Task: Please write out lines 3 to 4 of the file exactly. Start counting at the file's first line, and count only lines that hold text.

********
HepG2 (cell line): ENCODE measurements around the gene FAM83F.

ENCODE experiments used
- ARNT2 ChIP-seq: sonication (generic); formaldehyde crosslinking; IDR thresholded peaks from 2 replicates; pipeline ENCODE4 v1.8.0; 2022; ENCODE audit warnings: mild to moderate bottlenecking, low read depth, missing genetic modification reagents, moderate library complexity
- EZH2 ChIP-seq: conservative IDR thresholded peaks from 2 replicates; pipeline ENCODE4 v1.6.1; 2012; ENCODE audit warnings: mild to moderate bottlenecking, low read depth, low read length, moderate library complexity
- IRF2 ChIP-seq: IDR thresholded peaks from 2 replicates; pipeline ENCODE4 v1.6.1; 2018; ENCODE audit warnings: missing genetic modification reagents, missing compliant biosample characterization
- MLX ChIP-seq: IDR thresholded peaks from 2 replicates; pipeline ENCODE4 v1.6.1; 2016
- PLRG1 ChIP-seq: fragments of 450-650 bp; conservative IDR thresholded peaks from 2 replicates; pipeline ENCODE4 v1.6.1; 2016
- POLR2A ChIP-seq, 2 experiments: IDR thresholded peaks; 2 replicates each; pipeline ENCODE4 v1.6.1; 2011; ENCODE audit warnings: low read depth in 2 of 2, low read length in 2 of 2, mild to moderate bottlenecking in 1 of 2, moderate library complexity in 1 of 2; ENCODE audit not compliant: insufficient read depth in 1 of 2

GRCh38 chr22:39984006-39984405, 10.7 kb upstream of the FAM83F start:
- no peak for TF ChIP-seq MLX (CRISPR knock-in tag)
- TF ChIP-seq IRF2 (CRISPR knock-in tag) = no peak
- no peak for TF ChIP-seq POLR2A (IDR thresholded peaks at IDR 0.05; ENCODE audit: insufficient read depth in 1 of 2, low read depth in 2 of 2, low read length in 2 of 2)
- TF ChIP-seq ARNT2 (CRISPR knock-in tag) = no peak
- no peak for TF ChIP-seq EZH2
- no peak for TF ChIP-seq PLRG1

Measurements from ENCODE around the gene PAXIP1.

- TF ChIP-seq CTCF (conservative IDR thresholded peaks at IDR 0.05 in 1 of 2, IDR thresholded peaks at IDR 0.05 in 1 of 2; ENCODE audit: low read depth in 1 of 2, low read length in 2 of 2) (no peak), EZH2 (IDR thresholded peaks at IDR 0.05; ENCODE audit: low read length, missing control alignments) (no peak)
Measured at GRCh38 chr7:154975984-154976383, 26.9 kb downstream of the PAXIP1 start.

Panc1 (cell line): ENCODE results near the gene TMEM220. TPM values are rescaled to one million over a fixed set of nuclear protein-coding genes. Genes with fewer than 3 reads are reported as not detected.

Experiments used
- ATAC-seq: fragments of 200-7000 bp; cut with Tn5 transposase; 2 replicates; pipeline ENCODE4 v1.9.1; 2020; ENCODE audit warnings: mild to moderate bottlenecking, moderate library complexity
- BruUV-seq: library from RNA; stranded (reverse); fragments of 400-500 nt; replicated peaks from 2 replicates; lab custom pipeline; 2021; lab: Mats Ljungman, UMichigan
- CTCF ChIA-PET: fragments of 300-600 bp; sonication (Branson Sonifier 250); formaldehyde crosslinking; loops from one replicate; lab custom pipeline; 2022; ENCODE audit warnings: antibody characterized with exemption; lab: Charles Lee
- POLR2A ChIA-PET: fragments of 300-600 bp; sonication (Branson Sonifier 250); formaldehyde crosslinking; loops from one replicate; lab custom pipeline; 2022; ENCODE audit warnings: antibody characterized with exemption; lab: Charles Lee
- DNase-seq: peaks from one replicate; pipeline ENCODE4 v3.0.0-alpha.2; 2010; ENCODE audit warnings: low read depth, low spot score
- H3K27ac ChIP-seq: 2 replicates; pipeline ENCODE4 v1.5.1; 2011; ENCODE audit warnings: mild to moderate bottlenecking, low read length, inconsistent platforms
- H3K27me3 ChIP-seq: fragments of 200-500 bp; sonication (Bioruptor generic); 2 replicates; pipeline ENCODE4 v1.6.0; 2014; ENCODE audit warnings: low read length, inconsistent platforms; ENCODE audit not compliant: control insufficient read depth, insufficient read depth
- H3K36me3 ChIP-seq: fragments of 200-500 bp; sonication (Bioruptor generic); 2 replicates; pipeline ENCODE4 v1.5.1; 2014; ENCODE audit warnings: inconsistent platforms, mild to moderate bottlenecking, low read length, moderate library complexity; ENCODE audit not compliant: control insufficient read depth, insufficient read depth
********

- ARNT2 ChIP-seq: sonication (generic); formaldehyde crosslinking; IDR thresholded peaks from 2 replicates; pipeline ENCODE4 v1.8.0; 2022; ENCODE audit warnings: mild to moderate bottlenecking, low read depth, missing genetic modification reagents, moderate library complexity
- EZH2 ChIP-seq: conservative IDR thresholded peaks from 2 replicates; pipeline ENCODE4 v1.6.1; 2012; ENCODE audit warnings: mild to moderate bottlenecking, low read depth, low read length, moderate library complexity